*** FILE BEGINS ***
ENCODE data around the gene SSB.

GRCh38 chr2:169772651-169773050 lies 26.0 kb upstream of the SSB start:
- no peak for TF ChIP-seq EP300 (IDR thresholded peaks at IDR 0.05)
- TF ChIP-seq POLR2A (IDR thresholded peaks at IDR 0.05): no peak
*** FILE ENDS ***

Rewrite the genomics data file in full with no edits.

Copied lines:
ENCODE data around the gene SSB.

GRCh38 chr2:169772651-169773050 lies 26.0 kb upstream of the SSB start:
- no peak for TF ChIP-seq EP300 (IDR thresholded peaks at IDR 0.05)
- TF ChIP-seq POLR2A (IDR thresholded peaks at IDR 0.05): no peak